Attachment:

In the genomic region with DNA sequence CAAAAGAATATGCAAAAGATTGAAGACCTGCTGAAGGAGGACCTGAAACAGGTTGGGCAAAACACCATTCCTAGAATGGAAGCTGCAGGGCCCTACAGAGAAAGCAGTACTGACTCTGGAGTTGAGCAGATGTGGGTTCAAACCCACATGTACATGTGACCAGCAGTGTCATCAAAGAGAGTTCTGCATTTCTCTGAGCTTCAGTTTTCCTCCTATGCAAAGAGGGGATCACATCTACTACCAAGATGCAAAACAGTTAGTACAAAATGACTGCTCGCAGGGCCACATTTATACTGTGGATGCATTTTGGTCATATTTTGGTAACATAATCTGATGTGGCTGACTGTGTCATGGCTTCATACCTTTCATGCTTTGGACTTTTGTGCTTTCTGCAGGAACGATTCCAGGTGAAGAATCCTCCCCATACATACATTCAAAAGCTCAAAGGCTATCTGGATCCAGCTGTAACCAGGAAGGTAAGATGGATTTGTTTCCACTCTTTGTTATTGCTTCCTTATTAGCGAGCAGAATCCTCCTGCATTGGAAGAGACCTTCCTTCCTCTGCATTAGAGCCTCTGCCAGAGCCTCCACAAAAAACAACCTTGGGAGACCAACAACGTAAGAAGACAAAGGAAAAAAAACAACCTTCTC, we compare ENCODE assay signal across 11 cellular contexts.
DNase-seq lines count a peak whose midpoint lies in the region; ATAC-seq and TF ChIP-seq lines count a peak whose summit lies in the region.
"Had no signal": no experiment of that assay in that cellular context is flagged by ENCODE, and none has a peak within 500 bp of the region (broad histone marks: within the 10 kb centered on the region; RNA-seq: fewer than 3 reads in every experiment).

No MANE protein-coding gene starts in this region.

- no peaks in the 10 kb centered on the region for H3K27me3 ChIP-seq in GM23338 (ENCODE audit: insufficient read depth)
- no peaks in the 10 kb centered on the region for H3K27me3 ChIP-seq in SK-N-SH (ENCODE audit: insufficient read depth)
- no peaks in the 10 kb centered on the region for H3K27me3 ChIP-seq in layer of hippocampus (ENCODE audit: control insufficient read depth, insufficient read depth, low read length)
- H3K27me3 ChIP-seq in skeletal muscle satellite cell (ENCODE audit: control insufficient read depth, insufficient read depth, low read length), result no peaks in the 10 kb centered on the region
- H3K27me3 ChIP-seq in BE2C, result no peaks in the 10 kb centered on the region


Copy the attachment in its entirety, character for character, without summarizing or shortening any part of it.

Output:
In the genomic region with DNA sequence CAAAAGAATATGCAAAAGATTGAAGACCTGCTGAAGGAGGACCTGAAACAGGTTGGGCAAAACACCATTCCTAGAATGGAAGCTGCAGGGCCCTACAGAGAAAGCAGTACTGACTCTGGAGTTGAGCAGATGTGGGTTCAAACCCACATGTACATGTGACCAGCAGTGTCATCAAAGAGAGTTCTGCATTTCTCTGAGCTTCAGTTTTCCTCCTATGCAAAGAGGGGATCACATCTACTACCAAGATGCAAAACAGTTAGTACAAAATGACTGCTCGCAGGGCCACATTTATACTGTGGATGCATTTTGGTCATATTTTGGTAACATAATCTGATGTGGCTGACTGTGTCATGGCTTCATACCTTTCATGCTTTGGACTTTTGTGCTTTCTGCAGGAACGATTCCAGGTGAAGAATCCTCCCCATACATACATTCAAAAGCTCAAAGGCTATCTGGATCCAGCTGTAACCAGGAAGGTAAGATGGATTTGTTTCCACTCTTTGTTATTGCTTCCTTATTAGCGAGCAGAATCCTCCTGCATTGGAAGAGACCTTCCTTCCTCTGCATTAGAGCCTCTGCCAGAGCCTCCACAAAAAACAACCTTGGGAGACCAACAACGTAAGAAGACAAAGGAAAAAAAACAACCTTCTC, we compare ENCODE assay signal across 11 cellular contexts.
DNase-seq lines count a peak whose midpoint lies in the region; ATAC-seq and TF ChIP-seq lines count a peak whose summit lies in the region.
"Had no signal": no experiment of that assay in that cellular context is flagged by ENCODE, and none has a peak within 500 bp of the region (broad histone marks: within the 10 kb centered on the region; RNA-seq: fewer than 3 reads in every experiment).

No MANE protein-coding gene starts in this region.

- no peaks in the 10 kb centered on the region for H3K27me3 ChIP-seq in GM23338 (ENCODE audit: insufficient read depth)
- no peaks in the 10 kb centered on the region for H3K27me3 ChIP-seq in SK-N-SH (ENCODE audit: insufficient read depth)
- no peaks in the 10 kb centered on the region for H3K27me3 ChIP-seq in layer of hippocampus (ENCODE audit: control insufficient read depth, insufficient read depth, low read length)
- H3K27me3 ChIP-seq in skeletal muscle satellite cell (ENCODE audit: control insufficient read depth, insufficient read depth, low read length), result no peaks in the 10 kb centered on the region
- H3K27me3 ChIP-seq in BE2C, result no peaks in the 10 kb centered on the region